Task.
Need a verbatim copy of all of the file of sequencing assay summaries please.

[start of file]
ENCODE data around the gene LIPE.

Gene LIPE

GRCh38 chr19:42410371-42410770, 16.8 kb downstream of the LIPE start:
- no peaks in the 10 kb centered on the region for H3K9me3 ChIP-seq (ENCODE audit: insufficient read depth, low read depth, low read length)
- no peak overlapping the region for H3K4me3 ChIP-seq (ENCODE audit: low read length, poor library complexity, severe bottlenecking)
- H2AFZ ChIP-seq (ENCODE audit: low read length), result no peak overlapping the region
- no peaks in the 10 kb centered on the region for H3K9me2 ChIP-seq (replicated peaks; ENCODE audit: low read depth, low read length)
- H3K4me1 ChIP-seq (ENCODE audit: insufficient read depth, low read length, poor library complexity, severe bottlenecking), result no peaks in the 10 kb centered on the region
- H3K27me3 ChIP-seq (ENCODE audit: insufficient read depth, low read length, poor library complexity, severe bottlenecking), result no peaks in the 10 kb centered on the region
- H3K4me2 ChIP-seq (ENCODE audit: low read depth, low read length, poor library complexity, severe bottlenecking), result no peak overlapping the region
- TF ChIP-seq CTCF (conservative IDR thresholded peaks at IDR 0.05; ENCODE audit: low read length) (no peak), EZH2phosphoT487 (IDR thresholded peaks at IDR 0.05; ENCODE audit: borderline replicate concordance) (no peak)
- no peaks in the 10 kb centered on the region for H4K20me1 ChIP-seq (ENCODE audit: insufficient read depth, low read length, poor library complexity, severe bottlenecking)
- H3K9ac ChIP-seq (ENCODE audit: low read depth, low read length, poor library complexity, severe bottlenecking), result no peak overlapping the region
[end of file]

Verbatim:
ENCODE data around the gene LIPE.

Gene LIPE

GRCh38 chr19:42410371-42410770, 16.8 kb downstream of the LIPE start:
- no peaks in the 10 kb centered on the region for H3K9me3 ChIP-seq (ENCODE audit: insufficient read depth, low read depth, low read length)
- no peak overlapping the region for H3K4me3 ChIP-seq (ENCODE audit: low read length, poor library complexity, severe bottlenecking)
- H2AFZ ChIP-seq (ENCODE audit: low read length), result no peak overlapping the region
- no peaks in the 10 kb centered on the region for H3K9me2 ChIP-seq (replicated peaks; ENCODE audit: low read depth, low read length)
- H3K4me1 ChIP-seq (ENCODE audit: insufficient read depth, low read length, poor library complexity, severe bottlenecking), result no peaks in the 10 kb centered on the region
- H3K27me3 ChIP-seq (ENCODE audit: insufficient read depth, low read length, poor library complexity, severe bottlenecking), result no peaks in the 10 kb centered on the region
- H3K4me2 ChIP-seq (ENCODE audit: low read depth, low read length, poor library complexity, severe bottlenecking), result no peak overlapping the region
- TF ChIP-seq CTCF (conservative IDR thresholded peaks at IDR 0.05; ENCODE audit: low read length) (no peak), EZH2phosphoT487 (IDR thresholded peaks at IDR 0.05; ENCODE audit: borderline replicate concordance) (no peak)
- no peaks in the 10 kb centered on the region for H4K20me1 ChIP-seq (ENCODE audit: insufficient read depth, low read length, poor library complexity, severe bottlenecking)
- H3K9ac ChIP-seq (ENCODE audit: low read depth, low read length, poor library complexity, severe bottlenecking), result no peak overlapping the region